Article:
Defence Force commanders have a four-phase overlay for their planning, and your business may benefit from their approach. BRENDAN LEWIS
By Brendan Lewis
When your armoured vehicle is seriously bogged sideways in a creek bed, and the icy cold water is running across the top of the vehicle, but just below the drivers hatch, and you can feel the vehicle rocking, it’s easy to forget that everything is supposed to be simple (yes this has happened to me and I was looking for an excuse to slip it into a story).
In the army you are taught that there are four phases to warfare, and everything you do fits into one of those phases, even if it is unbogging the vehicle. Simple.
The four phases of warfare are recognised as:
- Withdraw (never retreat).
Commanders are trained to be effective in each phase and consider different issues when preparing orders for their troops. Interesting then to overlay this framework on marketing. In marketing, you could consider yourself to be:
Advancing: You’ve entered a new brand new market, where there doesn’t seem to be any competition as yet. You may not really be sure how big the market is or what price your customers will bear. You have the ability to be innovative with your sales model and your pricing. Lots of market research can help you target your offerings. Consider Foxtel. The only player initially in the pay TV market, experimenting heavily with offerings.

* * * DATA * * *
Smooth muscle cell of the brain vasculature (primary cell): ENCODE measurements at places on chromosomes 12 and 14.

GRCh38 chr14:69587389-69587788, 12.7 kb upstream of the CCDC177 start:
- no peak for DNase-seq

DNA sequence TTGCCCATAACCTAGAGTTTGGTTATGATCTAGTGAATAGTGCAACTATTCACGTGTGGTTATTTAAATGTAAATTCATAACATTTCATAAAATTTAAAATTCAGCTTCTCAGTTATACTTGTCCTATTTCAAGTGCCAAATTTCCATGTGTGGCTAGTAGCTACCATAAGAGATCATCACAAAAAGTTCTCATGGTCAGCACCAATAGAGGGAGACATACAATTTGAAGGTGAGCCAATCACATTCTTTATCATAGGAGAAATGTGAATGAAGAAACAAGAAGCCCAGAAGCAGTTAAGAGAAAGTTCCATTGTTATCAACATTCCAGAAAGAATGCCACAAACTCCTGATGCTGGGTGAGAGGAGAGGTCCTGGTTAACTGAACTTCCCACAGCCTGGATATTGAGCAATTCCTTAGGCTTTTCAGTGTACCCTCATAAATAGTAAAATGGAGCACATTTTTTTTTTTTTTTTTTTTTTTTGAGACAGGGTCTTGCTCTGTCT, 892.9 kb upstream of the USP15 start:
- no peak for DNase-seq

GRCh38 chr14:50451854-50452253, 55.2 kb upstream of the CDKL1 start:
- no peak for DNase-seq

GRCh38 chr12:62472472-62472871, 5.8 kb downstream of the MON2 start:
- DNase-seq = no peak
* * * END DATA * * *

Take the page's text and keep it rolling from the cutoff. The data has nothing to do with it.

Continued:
Attack: You’ve entered a market where there are competitors. Your energy is focused on developing and communicating your unique selling proposition.
You might well be a price taker. You really need to nail your customer segmentation and your value proposition. Take a look at superannuation. The main battle is between the industry funds and the retail funds. Both are advertising heavily to make you understand their value proposition. Industry funds have been advertising heavily on TV, while retail funds have been advertising heavily in newspapers and weekend supplements.
Defend: You’ve been able to make hay while the sun shines in your market, but others have noticed. Your energy is now focused on creating efficiencies to maintain your profit margins and campaigns that reward customer loyalty. Television is a classic example. Lots of cost cutting going on at the networks plus advertising about advertising on TV. They know they’re in trouble.
Withdraw: You’ve decided to exit a market. Your energy is now focused on how to maximise revenues on the way out (not necessarily caring about whether you are upsetting customers). The tobacco industry of course is making a great earn as their market slowly dies. Computer Associates apparently used to buy software companies on the way out, and ramp up the cost of the support contracts.
Understanding exactly what you are doing in a market will help you focus your marketing spend and maximise your return.
Brendan Lewis is a serial technology entrepreneur having founded : Ideas Lighting, Carradale Media, Edion, Verve IT, The Churchill Club, Flinders Pacific and L2i Technology Advisory. He has set up businesses for others in Romania, Indonesia and Vietnam. Qualified in IT and Accounting, he has also spent time running an Advertising agency and as a Cavalry Officer with the Australian Army Reserve.
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